It's easy to put your head down and assume you're doing just fine while living through a global pandemic. But Mayer says it's pretty tough not to be stressed out by at least some element of the COVID-19 crisis, whether it's annoyance at missing out on things that you used to do, worries about job security, or an actual fear of contracting COVID-19. "The very first defense mechanism that a human develops is denial," Mayer says. "When stressors appear to be far removed from our lives, we employ this basic response of denial first." You may be able to continue living in denial if you or someone close to you doesn't directly suffer from a consequence of the pandemic, he says, but the stress is still there. The problem with this is that the stress can build over time, making you feel even more frazzled as you go, Ghinassi says.
On the one hand, you're getting out all those thoughts you have bottled up inside; On the other, you're rehashing things that are already bothering you, raising the odds it'll just upset you all over again. At its core, venting involves "discharging negative thoughts and feelings," Mayer says. But by doing that, you're consciously being reminded of the negativity. That "rekindles the fears and worries from the original events," Mayer says. Ghinassi suggests reframing the way you vent and trying to cast things in a less terrible way. One example: Calling something "annoying," which implies that you can live with it, vs. "awful," which sounds borderline catastrophic.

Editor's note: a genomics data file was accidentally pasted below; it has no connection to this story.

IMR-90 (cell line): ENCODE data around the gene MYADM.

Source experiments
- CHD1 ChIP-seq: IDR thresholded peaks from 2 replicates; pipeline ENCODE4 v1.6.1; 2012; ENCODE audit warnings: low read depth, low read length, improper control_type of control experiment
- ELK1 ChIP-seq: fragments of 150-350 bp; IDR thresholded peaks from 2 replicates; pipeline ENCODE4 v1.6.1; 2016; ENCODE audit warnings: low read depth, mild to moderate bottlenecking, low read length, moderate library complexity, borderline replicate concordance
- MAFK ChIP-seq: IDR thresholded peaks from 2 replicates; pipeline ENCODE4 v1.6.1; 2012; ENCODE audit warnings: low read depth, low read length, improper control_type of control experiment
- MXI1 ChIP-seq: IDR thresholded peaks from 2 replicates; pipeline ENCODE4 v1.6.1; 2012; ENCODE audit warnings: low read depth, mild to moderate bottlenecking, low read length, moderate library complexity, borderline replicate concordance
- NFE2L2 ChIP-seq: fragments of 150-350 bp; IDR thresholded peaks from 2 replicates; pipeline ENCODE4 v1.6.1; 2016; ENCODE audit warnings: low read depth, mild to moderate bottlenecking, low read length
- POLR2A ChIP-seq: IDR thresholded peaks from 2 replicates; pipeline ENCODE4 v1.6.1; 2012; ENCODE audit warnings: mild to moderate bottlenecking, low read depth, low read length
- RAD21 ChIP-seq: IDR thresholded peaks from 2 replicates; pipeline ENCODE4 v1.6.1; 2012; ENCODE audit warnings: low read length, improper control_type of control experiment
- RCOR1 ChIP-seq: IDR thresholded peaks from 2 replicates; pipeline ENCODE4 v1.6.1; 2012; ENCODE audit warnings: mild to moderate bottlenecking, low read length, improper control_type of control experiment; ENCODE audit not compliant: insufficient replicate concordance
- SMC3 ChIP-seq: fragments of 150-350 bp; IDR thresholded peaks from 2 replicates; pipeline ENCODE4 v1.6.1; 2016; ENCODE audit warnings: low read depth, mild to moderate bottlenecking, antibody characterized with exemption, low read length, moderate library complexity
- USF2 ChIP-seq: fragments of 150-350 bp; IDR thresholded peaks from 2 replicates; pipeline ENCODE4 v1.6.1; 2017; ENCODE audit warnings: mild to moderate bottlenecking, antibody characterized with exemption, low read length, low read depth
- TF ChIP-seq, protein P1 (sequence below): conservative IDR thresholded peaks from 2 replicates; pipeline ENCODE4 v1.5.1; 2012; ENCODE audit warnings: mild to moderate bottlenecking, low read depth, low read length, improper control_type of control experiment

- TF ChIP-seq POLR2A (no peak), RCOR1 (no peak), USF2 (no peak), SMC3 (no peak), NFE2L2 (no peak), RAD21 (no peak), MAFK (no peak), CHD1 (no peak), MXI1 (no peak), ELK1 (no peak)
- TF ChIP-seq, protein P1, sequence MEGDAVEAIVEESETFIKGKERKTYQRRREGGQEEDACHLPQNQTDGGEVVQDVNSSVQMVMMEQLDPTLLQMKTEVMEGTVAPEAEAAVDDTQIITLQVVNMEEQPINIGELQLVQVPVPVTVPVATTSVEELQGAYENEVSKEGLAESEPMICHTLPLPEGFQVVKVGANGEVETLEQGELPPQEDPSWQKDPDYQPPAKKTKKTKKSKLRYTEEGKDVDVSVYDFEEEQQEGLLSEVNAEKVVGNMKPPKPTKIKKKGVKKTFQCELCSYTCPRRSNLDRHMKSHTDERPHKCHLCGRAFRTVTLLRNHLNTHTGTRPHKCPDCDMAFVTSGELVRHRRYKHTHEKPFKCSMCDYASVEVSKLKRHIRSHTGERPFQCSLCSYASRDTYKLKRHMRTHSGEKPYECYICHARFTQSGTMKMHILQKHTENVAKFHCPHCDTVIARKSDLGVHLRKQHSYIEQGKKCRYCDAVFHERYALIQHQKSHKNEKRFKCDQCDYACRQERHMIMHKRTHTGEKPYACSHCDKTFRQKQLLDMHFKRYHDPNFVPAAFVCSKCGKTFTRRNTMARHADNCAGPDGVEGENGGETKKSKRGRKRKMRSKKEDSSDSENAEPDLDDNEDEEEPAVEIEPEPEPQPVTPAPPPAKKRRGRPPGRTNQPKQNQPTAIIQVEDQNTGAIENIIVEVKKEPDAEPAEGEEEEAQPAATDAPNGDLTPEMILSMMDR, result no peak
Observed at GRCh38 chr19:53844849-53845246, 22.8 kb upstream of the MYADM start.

Sure, sometimes having a glass of wine after a long day can help you mentally chill out. But sometimes it can work against you. Alcohol actually causes higher levels of the stress hormone cortisol to be released in your body—and that can make you feel more stressed out after you come down from your buzz. There's also this to consider, per Mayer: If you drink a little too much, you can struggle with things like memory loss and poor judgement, and that's not going to do your stress levels any favors, either.